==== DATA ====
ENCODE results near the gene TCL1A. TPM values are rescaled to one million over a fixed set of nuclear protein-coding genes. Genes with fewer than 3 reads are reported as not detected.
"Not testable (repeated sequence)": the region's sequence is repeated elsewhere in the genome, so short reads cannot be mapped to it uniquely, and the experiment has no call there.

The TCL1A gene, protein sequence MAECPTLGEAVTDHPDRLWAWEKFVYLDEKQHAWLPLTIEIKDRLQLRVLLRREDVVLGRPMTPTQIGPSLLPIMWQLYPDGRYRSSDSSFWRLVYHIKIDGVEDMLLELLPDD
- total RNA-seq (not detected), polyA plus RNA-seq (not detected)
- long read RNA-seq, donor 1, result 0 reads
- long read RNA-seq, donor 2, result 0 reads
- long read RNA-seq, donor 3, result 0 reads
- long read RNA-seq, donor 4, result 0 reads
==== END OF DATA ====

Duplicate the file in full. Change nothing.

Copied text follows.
ENCODE results near the gene TCL1A. TPM values are rescaled to one million over a fixed set of nuclear protein-coding genes. Genes with fewer than 3 reads are reported as not detected.
"Not testable (repeated sequence)": the region's sequence is repeated elsewhere in the genome, so short reads cannot be mapped to it uniquely, and the experiment has no call there.

The TCL1A gene, protein sequence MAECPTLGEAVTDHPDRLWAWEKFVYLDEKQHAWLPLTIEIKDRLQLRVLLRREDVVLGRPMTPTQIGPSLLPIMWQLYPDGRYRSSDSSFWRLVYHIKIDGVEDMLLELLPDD
- total RNA-seq (not detected), polyA plus RNA-seq (not detected)
- long read RNA-seq, donor 1, result 0 reads
- long read RNA-seq, donor 2, result 0 reads
- long read RNA-seq, donor 3, result 0 reads
- long read RNA-seq, donor 4, result 0 reads